February 6 1996 BRITAIN

Reproduced from the London Times February 6, 1996 
edition with permission.
Professor rediscovers rocky landscapes immortalised in galleries across the world 


Cézanne: self-portrait 

Art detective uncovers Cézanne's inspirations


AN AMERICAN scholar who has spent 30 years following in the footsteps of Cézanne has tracked down the settings for a dozen of his best-known paintings.

Pavel Machotka, Professor of Psychology and Art at the University of California, Santa Cruz, has dated and retitled some pictures after finding locations in Provence and on the outskirts of Paris.

One of his discoveries, as he travelled through France seeking to match hundreds of photocopied images to places, was that a church which had long been assumed to be in Aix-en-Provence was at Montigny-sur-Loing, in the north.

For decades, its ambiguous title was no more than Village Church. Professor Machotka said that it could have been any one of a hundred similar churches in France. Drawing on the locals for guidance, his detective work led him to the building.

As a surprising number of landscapes have remained as Cézanne would have known them, the professor was able to find clusters of trees or groups of stone houses set against rocky landscapes, and to take colour photographs of them in the same light that Cézanne painted them.

He recalled how he found the Rocks at Estaque, sculpted by nature: "The rock formation had never been seen before.

"It was obviously a bay at Marseilles, but nobody had found the formation. The motif is unchanged except for high-tension wires. It was extraordinary.

"I was looking at what Cézanne was looking at. After several hours of climbing, I had found the site."

The professor's findings are published this week by Yale University Press, coinciding with the exhibition at the Tate Gallery that opens on Thursday. The first Cézanne retrospective since 1936, it is expected to be one of the gallery's most successful shows.

First Call, the advance booking agency, has already broken records set by ticket sales for the Monet exhibition and the Tate is preparing for some 300,000 visitors, at a conservative estimate. Cézanne sold barely any of his works and was not given a solo show until he was in his late fifties. Matisse would have thought the show was long overdue: in his eyes, Cézanne was a "god of painting".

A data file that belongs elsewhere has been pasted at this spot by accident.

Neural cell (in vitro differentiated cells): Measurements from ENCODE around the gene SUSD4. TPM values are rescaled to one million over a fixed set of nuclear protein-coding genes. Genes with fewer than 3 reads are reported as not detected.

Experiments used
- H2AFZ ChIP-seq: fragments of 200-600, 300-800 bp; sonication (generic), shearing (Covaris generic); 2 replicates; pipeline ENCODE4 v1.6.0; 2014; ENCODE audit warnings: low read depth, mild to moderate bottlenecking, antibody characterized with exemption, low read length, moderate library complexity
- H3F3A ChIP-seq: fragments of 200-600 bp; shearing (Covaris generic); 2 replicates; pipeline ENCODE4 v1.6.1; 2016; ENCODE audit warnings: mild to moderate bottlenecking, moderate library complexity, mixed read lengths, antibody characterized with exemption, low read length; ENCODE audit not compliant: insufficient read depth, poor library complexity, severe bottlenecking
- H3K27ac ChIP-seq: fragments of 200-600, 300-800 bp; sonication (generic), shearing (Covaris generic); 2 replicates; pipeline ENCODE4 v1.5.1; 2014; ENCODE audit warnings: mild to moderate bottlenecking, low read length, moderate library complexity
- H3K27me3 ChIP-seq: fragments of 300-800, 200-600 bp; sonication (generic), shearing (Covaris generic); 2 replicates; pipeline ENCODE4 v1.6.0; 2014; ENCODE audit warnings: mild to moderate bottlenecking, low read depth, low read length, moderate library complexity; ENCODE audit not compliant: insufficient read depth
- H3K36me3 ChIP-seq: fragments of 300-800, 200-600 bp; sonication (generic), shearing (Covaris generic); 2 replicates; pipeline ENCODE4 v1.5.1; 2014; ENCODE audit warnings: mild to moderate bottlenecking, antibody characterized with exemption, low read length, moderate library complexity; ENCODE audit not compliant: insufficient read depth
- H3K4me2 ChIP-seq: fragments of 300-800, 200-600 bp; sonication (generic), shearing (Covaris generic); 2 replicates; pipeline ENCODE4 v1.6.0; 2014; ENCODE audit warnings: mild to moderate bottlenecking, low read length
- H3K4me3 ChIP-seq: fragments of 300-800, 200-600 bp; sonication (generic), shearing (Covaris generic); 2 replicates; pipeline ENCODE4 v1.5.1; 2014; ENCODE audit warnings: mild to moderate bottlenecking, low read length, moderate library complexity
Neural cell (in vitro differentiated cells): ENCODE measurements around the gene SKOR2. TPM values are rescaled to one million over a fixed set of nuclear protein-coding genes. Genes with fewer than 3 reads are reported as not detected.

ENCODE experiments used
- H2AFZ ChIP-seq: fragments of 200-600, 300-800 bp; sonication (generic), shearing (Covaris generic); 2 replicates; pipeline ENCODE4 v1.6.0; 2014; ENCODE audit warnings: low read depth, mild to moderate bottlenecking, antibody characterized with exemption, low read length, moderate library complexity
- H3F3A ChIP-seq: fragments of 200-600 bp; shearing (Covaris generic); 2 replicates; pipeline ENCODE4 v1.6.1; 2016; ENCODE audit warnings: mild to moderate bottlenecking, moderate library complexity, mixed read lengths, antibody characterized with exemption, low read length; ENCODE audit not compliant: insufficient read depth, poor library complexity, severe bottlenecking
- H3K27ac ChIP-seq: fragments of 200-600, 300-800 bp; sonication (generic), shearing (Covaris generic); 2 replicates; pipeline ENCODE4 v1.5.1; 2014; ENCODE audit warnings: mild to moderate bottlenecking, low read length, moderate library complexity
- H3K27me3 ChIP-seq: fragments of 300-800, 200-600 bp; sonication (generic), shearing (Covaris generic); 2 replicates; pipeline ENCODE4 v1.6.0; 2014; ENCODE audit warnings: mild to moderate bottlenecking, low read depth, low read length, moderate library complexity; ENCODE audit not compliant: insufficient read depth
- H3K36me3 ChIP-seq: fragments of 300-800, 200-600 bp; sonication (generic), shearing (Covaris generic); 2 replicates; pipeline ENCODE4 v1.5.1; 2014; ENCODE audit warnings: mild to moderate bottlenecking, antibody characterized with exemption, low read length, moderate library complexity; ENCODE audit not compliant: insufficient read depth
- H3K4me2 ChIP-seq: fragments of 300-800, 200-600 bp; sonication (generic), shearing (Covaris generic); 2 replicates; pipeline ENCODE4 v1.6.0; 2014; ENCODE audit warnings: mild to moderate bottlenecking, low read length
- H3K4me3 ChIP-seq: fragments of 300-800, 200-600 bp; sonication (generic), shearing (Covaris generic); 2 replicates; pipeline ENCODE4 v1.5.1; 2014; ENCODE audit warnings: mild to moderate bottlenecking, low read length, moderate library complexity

Among some 90 paintings and 70 watercolours to be seen at the Tate are images that Professor Machotka matched to their locations. Using colour photographs, he was able to explore physical surface, colour relationships and the extent to which Cézanne was painting exactly what his eye was seeing.

"Cézanne had a passionate attachment to visual reality," he said. "Unlike other scholars who have viewed Cézanne as an early Cubist, I view him as a painter determined to extract as many visual resonances between the components of the motifs as possible."

For example, in taking a colour photograph of La Montagne Saint-Victoire at 9.30am, something that had never been done before, he was able to show the gradual progression of colours from blues to greens which the master subtly incorporated into his painting and the shadows which he transformed into dramatic diagonal, semi-abstract lines.

In The Lake at Annecy, one of Cézanne's most famous images, lent by the Courtauld Institute Galleries to the Tate, Professor Machotka's first photograph of the scene shows how similar it is today. A composition that was formerly titled La Saint-Victoire, Environs de Gardanne, he has retitled as Hamlet near Gardanne. He was able to pinpoint its isolated location "by searching for places where a hillside might intersect with the foot of the Sainte-Victoire; by a gradual approximation, I eventually found the hamlet at the end of a narrow road. Cézanne placed his easel at the edge of a field." He added that to judge by the low sun and the brown meadows, Cézanne had painted it late in the year and at 10.30am.

The professor said: "A photograph of the site of a well-known painting arouses our curiosity right away: it breaks open the sealed world of the landscape canvas, situates the artist in a place and a moment, and reminds us that an artist searches, gazes, at times disembles, and recombines. It also encourages the hope that we will better understand the artist's purpose and vision."

It was impossible to find some sites, particularly those in Paris, which had changed beyond recognition, or the town of St Henri, near Marseilles, whose charming streets had been bulldozed to make way for motorways.

Reproduced from the London Times February 6, 1996 
edition with permission.

Copyright 1996.